As for dense development, both Jamaica and Flushing are two outer-borough sites with huge development potential. Both have very easy airport access and quick connections to the city, and are already thriving commercial centers, yet are still mostly single and two-story buildings. Flushing might have height restrictions due to LaGuardia’s flight paths, but there are pockets of 20-story buildings in the neighborhood – there is certainly scope to increase density. (Willets Point is not as promising due to its geographic isolation, which is why I never really understood the impetus to try and redevelop it into some glitzy mixed-use neighborhood.)

            TL;DR not every subway project has to be built for the sake of office towers – there’s more than one way to increase property values.

      • Eric says:

        “There were minimal obstructions”

        Except for the corruption and labor difficulties.

    • Michael K says:

      The Culver Line Express station have ridership that is too low to justify such a service – the high ridership stations are mostly local.

  14. Guest says:

    Where is the green light? Its blue…

  15. Walt Gekko says:

    One other thing that this development may also eventually wind up spurring is something that a lot of railfans have wanted to see for the longest time: The revival of the Culver Express in Brooklyn.

    Especially if there is a direct exit from the (7) platform to the 8th Avenue lines added to the very front of the Times Square station at some point, and even if not, this might over time require an overhaul of the 8th Avenue lines into where the (C) after West 4th going south is re-routed to the (F) line and becomes the Culver Express to Coney Island (giving riders at Coney Island and along the Culver Branch a direct link to the 8th Avenue line they don’t currently have) while the (F) would be shortened with the (G) to Church Avenue while running local as it does now (overnights, the (C) would not run and the (F) would run to Coney Island as it does now). As companies move to the Hudson Yards as expected, I suspect the demand for an 8th Avenue connection to the Culver Line will increase (as the 8th Avenue line is the closest to the Hudson Yards that can go to Brooklyn), making this change needed. It does create a potential bottleneck with the (C), (F) and (M) trains all stopping on the local track at Broadway-Lafayette during the week, but if done right, it can be managed even if it means 32-33 TPH stopping at Broadway-Lafayette.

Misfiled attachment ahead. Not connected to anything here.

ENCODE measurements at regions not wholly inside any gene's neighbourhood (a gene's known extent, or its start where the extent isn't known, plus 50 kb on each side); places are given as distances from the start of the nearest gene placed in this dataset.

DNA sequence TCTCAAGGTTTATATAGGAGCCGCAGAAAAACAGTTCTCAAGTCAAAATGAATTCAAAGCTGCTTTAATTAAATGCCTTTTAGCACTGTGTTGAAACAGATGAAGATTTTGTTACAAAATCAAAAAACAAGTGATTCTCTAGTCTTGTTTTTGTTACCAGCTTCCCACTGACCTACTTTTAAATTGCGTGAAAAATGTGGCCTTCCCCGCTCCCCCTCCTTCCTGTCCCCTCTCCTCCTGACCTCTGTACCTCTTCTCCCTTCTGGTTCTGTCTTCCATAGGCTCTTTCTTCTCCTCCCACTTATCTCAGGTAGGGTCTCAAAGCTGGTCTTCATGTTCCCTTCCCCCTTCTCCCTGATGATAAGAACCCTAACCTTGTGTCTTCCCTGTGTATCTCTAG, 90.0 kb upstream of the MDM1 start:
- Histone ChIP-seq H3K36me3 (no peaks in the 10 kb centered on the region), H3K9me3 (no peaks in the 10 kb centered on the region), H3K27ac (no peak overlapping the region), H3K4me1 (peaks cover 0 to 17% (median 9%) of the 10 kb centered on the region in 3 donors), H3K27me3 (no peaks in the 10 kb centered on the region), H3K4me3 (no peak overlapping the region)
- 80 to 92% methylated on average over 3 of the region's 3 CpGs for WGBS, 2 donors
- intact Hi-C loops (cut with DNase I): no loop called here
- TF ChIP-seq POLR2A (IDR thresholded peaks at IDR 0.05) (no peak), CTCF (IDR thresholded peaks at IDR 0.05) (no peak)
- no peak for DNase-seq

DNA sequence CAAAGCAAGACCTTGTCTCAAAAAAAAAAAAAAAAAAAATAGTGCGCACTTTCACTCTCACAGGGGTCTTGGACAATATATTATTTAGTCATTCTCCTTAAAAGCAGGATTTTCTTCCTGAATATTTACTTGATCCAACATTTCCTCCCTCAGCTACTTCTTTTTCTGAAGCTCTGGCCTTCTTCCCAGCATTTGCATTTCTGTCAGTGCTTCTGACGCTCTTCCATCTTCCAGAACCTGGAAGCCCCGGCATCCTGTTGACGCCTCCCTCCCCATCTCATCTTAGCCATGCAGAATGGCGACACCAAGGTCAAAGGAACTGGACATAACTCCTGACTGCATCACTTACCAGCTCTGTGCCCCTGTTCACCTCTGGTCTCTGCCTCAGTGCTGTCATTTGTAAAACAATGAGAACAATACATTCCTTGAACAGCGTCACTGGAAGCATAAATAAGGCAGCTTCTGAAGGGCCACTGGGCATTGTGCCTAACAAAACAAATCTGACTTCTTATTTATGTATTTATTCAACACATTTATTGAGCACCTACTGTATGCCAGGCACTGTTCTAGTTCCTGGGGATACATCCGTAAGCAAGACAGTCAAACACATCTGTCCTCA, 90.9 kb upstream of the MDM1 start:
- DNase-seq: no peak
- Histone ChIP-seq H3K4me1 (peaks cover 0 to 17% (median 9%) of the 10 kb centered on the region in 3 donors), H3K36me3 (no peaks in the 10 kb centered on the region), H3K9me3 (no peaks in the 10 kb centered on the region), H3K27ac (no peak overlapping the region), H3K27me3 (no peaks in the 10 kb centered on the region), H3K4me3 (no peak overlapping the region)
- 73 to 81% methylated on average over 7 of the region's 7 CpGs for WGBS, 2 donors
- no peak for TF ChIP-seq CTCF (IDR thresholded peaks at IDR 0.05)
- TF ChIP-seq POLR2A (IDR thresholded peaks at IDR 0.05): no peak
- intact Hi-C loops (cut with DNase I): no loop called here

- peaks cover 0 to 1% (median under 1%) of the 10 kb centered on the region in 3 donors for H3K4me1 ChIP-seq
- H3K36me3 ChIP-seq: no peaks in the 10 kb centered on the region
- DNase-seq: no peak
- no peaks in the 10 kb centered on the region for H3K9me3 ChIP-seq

To compensate for the loss of the (C) along Fulton Street in Brooklyn, the (E) can go back to running to Brooklyn like it used to, though in this case running as a local in Brooklyn to Euclid most times, but extended late nights to Lefferts (eliminating the need for the late-night Lefferts shuttle and allowing the (A) to run express at all times). Because of potential capacity issues at Cranberry, during rush-hours, some (E) trains can terminate at Chambers (as the (E) does now), with these mainly being perhaps those that operate to and from 179th Street because of capacity issues at Jamaica Center. The (E) can also go back to being an express train between 50th Street and Canal.

    There also can be a supplemental (K) train, which essentially would be a revival of the old AA/K route between Chambers and 168th Street that would run 2-4 TPH at all times and handle passengers at Spring Street during periods it would possibly be the only train stopping there as well as those looking for a one-seat local ride between Chambers and the upper west side.

    This to me is what may have to be looked at if and when the Hudson Yards project comes to a much bigger fruition and more offices move there.

    • Henry says:

      1. What makes you think the switch at West 4th can be used during heavy weekday loads in regular service without screwing things up?

      2. You admit that you would be shoving 32-33 TPH into Bway-Lafayette. The maximum capacity the MTA is willing to allow on non-CBTC track is 30 TPH, which is further limited by dwell times and speed restrictions. Since Sixth Av is not slated to receive CBTC any time soon, how would you propose going about this?

      3. Sixth Avenue riders already have a very easy transfer to the 7 at Bryant – it’s an easier transfer than the one from PABT, which has such steep grades that the transfer is not wheelchair accessible. No one is going to walk from Penn Station – it requires traveling three long, unhospitable avenue blocks and a tunnel approach. Demand at Hudson Yards would have a very negligible effect on Eighth Avenue ridership.

      4. MTA services are required to run at a minimum frequency. Running a 2-4TPH service during the peak is a non-starter, and would be of no use to anybody.